French fishers plan to block freight to UK in Brexit licences dispute

By Jon Henley Europe correspondent
Lorries preparing to enter the Port of Calais to board ferries to Britain.
Lorries preparing to enter the Port of Calais to board ferries to Britain. Photograph: Sarah Meyssonnier/Reuters

French fishers are set to take action within days, including blocking road and sea freight bound for the UK through Calais and other Channel ports, as a months-long dispute over licences to operate in British waters intensifies.

French media reported on Tuesday that with talks between the two governments and the European Commission over post-Brexit fishing rights seemingly deadlocked, angry fishers in northern France would decide on Thursday what steps to take.

France says the UK has unjustly denied permits to about 150 French boats, while Britain insists it is entitled to demand whatever evidence it chooses to show that French vessels have a track record of operating in the UK’s coastal waters.

Olivier Leprêtre, the president of the organisation that represents fishers’ interests in northern France, said crews from boats operating along the Atlantic coast, in the Channel and the North Sea, from Brest to Dunkirk, would take part.

There would be no wholesale blockade of French ports, Leprêtre told a meeting of fishers in Boulogne-sur-Mer. “We are aiming more to target exports, because we don’t want to harm the French economy,” he said. “We want to affect the UK’s economy. We will do this properly – and we will do it.”

Leprêtre added: “The poor British are already lacking some products since Brexit, and unfortunately they’re about to be lacking a few more … Britain wants access to the European market? They should give us the licences. We’ve been waiting 11 months.”

He said the aim of the actions would be to “insist that the European Commission takes its responsibilities seriously and ensures the Brexit deal is respected”, and also to “warn Boris Johnson that his fishers have access to the EU market, so we should have access to British waters”.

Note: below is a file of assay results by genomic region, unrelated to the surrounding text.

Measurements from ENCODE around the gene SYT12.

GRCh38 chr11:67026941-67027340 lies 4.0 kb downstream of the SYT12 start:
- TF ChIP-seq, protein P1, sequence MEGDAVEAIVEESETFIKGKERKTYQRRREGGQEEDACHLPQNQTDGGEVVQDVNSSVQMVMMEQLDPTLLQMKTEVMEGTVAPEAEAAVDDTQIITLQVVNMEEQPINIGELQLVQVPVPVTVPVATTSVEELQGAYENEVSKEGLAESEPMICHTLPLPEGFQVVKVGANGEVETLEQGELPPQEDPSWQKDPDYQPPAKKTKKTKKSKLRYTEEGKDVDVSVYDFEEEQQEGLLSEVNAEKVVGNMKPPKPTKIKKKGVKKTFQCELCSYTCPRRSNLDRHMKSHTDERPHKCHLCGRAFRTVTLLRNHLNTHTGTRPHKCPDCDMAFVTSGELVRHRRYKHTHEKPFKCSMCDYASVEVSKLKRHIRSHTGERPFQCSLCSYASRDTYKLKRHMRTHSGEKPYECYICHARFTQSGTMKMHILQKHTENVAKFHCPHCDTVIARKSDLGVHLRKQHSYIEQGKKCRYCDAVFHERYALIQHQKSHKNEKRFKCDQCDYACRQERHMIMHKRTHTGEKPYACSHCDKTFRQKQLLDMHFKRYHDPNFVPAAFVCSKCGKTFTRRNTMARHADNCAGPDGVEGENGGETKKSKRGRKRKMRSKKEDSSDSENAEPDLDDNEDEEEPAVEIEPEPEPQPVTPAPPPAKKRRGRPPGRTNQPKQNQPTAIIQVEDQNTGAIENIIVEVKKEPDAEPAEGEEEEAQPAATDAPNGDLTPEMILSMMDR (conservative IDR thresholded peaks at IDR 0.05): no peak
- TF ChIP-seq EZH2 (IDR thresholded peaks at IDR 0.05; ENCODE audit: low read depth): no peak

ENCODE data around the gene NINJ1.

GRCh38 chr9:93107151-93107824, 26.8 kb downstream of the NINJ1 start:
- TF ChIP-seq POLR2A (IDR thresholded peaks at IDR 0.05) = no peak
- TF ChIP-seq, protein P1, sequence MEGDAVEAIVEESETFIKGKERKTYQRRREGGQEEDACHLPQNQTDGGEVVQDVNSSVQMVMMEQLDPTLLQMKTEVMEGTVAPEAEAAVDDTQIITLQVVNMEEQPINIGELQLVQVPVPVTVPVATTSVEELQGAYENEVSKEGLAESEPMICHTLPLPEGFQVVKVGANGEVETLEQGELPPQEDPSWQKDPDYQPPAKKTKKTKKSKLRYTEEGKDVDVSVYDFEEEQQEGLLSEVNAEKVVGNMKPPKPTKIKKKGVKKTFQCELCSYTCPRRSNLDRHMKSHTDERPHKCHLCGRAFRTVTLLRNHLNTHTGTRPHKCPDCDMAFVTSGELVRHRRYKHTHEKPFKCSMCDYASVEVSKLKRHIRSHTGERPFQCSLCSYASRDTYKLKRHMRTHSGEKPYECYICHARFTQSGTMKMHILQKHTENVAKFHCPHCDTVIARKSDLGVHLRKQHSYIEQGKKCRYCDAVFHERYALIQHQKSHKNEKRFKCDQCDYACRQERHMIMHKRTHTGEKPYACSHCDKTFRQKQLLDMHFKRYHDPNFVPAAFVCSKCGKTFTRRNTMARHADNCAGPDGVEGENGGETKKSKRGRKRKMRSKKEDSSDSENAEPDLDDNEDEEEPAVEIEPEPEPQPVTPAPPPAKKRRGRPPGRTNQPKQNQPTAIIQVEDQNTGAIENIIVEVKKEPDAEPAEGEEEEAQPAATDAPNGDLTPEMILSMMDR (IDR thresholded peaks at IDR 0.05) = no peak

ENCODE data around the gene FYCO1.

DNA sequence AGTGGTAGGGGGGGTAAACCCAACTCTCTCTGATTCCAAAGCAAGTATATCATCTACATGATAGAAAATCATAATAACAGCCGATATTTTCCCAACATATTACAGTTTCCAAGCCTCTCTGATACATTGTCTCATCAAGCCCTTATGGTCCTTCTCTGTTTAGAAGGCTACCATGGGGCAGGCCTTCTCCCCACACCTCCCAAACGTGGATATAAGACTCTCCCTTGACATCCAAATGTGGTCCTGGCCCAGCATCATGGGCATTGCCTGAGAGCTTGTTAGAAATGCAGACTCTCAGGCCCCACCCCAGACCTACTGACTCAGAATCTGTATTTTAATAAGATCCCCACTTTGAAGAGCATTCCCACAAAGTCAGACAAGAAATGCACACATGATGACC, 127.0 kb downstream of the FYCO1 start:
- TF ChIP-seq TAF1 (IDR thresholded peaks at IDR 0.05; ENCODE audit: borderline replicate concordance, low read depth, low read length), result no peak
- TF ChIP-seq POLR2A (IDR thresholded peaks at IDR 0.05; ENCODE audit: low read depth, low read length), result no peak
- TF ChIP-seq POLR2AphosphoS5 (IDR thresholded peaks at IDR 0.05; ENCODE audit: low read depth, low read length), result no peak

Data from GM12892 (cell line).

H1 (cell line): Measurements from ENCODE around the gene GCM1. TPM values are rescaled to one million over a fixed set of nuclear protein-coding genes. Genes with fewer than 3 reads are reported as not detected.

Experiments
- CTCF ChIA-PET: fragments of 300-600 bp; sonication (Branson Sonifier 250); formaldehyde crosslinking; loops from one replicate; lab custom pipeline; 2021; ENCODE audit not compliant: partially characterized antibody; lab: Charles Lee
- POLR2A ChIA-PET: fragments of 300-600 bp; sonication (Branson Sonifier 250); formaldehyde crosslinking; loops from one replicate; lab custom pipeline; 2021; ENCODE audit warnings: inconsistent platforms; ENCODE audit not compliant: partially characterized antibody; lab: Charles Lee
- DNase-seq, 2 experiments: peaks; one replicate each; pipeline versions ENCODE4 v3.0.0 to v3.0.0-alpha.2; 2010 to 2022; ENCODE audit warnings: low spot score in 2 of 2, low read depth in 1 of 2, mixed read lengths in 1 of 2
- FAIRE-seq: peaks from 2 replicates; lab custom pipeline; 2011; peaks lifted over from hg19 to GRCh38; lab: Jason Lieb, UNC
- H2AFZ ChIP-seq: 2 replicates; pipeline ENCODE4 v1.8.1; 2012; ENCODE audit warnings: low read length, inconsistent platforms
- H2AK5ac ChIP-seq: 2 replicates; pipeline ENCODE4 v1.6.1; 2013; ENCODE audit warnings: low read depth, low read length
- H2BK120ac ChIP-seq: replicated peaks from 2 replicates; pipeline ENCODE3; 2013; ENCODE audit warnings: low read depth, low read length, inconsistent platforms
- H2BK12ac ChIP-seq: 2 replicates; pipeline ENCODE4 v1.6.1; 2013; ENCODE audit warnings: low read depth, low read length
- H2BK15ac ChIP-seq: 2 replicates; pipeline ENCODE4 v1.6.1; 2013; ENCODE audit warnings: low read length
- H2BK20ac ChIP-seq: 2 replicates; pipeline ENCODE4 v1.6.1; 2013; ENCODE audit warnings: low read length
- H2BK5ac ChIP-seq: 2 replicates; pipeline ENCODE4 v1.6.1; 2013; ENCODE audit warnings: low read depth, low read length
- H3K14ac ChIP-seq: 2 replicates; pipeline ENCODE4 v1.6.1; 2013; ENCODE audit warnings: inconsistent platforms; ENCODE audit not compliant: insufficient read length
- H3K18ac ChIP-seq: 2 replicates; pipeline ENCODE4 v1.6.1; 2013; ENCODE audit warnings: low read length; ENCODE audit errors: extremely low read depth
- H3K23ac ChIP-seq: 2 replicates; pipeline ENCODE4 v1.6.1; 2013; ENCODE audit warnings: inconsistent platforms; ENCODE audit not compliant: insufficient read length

Fishers in Boulogne-sur-Mer told La Voix du Nord newspaper that the final details of the action would be worked out on Thursday, with the campaign due to start on Friday or possibly Monday. “All cross-Channel traffic and all freight [to the UK] will be blocked,” one fisher said.

French fishers have previously taken matters into their own hands in the dispute. They blocked trucks carrying fish from British waters to processing centres in France in April and subsequently blockaded St Helier harbour in Jersey in May.

France’s maritime minister, Annick Girardin, and the president, Emmanuel Macron, reassured French fishers on Sunday that they would not be abandoned, with Macron personally talking for 15 minutes to Leprêtre by telephone.

“He told me that under no circumstances would he let this matter of the missing permits drop, and that he would never give up on French fishers,” Leprêtre said on Sunday. “The fact that he called me personally I think shows how much importance he attaches to this.”

Girardin also said she would “continue the battle” with London. “We are fighting every day for these permits and we will not yield an inch. The British interpretation of our applications is unacceptable and is not a fair response to French goodwill.”

Girardin, who said roughly 80% of France’s permit applications had been resolved, had previously sparked concerns of a retreat by the government after announcing a budget of €40m-60m (£34m-51m) for eventual compensation claims and to help fishers who wanted to leave the sector set up new businesses.

The French foreign minister, Jean-Yves Le Drian, also said on Sunday the British were “engaging in exaggerated and exasperating nitpicking” over the permits, calling for “firm EU action” to ensure the Brexit accords were respected. The Europe minister, Clément Beaune, was in Brussels on Monday for meetings on the issue.


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